Loser-generated content

7 Dec

I have to admit that when I read Charlie Brooker’s article, I cheered “so true” at this description, before realising that I probably shouldn’t be…

TV advertising used to work like this: you sat on your sofa while creatives were paid to throw a bucket of shit in your face. Today you’re expected to sit on the bucket, fill it with your own shit, and tip it over your head while filming yourself on your mobile. Then you upload the video to the creatives. You do the work; they still get paid.

While looking for creative ways to promote our resources, websites and events, a suggestion which often comes up is to run a ‘competition’ for students to submit a video or image promo for us. It seems like fun, it seems like a great way to get students more involved. And yet I am not entirely comfortable with it.

Loser-generated content does not save time

Computer cat works on our next social media marketing campaign

Like herding cats

When looking at blogging, one proposal to save time writing is to get others to do the writing for you – to ask a team of students to contribute to a blog about their experiences job-hunting. I have come to the conclusion that creating the blog, chivvy-ing people to contribute more regularly, trying to gently suggest that some write shorter entries or stay on safer topics, while others should write more or stick to a sensible style, means that managing such an arrangement is more work than just writing the thing yourself.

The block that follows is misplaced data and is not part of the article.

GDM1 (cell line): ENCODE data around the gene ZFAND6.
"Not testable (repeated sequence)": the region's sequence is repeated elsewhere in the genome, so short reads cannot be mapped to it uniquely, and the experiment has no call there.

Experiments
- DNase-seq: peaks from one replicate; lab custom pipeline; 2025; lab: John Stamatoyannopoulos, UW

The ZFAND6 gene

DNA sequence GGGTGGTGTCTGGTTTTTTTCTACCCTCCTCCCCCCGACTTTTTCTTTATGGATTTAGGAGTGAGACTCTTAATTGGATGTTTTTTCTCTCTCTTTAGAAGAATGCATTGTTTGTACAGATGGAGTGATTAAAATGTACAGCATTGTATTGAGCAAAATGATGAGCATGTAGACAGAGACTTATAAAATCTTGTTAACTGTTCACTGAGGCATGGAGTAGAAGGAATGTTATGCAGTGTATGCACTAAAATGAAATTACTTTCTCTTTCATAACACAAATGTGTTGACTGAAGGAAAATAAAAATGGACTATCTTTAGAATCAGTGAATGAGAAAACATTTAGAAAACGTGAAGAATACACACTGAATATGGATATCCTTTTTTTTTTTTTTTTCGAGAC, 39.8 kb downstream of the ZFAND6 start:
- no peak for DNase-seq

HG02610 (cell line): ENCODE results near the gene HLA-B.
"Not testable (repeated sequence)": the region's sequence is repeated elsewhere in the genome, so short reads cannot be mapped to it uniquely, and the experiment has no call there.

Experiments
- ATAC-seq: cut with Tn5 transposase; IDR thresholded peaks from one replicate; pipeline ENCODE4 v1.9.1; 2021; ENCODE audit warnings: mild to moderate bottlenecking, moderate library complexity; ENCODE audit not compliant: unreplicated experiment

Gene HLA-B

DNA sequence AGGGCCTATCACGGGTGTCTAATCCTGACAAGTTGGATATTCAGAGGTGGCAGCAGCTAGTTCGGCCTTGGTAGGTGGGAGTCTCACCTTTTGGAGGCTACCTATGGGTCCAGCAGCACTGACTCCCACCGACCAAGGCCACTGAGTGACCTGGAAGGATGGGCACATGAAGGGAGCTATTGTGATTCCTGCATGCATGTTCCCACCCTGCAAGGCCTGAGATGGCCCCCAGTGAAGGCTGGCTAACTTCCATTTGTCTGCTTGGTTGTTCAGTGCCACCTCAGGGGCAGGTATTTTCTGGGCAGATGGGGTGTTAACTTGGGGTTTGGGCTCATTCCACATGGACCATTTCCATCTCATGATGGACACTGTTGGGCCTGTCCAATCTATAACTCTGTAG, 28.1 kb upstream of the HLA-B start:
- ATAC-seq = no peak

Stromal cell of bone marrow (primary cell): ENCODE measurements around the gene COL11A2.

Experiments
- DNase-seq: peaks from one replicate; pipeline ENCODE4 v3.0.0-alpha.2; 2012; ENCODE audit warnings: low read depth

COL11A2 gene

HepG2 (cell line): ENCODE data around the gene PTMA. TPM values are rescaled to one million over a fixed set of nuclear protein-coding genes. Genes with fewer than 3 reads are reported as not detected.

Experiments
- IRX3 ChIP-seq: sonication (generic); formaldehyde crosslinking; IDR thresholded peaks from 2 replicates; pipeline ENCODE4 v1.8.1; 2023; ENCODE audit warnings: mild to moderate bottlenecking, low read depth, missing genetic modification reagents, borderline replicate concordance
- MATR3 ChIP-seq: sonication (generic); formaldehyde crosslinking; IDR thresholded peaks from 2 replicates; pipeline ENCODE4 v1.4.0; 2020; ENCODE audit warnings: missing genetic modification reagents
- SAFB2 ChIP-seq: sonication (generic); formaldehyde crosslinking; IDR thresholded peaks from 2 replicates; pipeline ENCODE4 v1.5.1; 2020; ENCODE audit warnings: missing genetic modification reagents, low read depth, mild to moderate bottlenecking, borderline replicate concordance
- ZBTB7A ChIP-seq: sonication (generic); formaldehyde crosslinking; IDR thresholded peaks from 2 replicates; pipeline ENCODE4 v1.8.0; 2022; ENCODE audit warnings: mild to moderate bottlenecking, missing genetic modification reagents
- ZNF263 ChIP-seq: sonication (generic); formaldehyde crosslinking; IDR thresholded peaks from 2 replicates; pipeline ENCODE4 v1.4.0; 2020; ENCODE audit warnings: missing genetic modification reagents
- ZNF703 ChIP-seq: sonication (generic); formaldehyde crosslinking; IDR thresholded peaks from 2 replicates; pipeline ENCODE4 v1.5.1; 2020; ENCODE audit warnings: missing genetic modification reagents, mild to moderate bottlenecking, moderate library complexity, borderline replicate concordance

Generating loser-generated content is actually quite a lot of work – the marketer still has to define the scheme, promote it, perhaps generate some initial content for mash-ups, then encourage, judge, promote the winner. And it can be a thankless task, with poor responses, unless you can generate a decent prize…

Loser-generated content is like an unfair, unpaid internship

Generally, we can’t offer cash-prizes or substantial rewards, we just can’t afford it. So instead it takes either more time to hustle up a ‘work-experience’ prize, or simply claim the ‘exposure’ is reward in itself, which starts to head toward murkier waters.

In the careers service we are very aware of the unfairness of unpaid internships, and the negative impact the internship culture has on diversity in certain career sectors. It is the last thing we want to promote, and we do try to vet all our job ads on minimum wage criteria. But if we offer a competition without a financial reward, are we ourselves committing this sin?

I do actually believe that making a video, poster or article can be a very good skills development opportunity. It is fun, and once you have invested the time to learn to do it once, it puts you a step ahead of many candidates in media and marketing. But it can be a lot of work to do for free – again it means only those students with the means to have a good computer with the right software and have that free time, can participate. And you perpetuate the myth that ‘exposure’ on the web is a great reward in itself. Many early-career web designers and freelance writers are led up the garden path on such promises, so why should we introduce students to this as if it is not problematic?

Solutions

I wouldn’t want to bin the idea of loser-generated content altogether, as I think it can still build a sense of community involvement. I am also a sucker for getting excited about how others get creative on a proposal. So as a work-around, how about low-effort competitions?

  • Ask students to send in a photo ‘summarising the event in an image’ from their phones.
  • Caption competition
  • Add a doodle-space on event feedback forms – suggest they draw their favourite bit or point from the event, for us to scan and put in a Flickr/Facebook gallery

Hopefully it would increase participation as well? Though you can’t beat a good prize really.

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